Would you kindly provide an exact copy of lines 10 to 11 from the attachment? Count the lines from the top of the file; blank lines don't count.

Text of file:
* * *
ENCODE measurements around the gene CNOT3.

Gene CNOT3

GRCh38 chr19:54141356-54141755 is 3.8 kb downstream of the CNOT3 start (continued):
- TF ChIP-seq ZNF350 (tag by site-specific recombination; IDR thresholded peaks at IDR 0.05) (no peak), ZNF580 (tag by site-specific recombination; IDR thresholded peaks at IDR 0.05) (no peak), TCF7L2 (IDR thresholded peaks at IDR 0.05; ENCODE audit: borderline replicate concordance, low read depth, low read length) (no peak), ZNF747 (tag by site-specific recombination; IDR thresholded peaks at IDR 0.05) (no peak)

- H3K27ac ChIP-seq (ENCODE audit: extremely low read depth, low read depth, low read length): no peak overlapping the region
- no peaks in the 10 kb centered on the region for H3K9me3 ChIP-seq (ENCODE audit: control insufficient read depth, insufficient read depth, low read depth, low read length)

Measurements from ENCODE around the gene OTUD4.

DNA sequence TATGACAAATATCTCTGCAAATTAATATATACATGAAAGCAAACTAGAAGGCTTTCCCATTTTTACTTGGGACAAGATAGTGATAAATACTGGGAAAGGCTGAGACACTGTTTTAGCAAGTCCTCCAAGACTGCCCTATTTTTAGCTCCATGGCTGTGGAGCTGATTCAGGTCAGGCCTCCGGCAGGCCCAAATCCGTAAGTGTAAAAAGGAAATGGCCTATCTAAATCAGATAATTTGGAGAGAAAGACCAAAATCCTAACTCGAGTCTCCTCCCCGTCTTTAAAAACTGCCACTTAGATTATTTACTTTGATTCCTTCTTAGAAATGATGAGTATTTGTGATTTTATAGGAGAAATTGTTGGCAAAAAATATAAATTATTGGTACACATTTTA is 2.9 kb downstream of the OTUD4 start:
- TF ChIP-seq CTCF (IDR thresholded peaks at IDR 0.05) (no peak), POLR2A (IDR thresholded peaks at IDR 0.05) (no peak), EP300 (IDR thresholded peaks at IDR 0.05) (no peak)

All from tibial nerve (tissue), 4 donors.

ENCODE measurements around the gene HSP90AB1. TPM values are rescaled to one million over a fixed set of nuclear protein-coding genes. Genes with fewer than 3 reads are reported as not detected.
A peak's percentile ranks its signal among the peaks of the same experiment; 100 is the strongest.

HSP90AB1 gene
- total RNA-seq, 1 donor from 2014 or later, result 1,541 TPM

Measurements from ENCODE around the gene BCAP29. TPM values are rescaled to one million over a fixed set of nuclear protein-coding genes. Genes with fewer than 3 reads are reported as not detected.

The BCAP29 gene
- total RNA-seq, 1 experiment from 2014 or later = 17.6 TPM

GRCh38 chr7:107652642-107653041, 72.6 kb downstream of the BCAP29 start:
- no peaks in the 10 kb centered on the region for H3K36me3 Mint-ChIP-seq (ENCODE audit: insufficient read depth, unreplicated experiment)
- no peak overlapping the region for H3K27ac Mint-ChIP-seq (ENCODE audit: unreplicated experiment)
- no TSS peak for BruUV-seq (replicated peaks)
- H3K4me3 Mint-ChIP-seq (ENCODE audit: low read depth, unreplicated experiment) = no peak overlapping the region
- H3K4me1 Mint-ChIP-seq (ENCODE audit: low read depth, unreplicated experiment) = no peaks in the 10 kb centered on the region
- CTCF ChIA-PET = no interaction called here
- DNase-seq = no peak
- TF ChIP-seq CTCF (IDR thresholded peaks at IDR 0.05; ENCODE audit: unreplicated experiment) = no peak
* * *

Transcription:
All from tibial nerve (tissue), 4 donors.

ENCODE measurements around the gene HSP90AB1. TPM values are rescaled to one million over a fixed set of nuclear protein-coding genes. Genes with fewer than 3 reads are reported as not detected.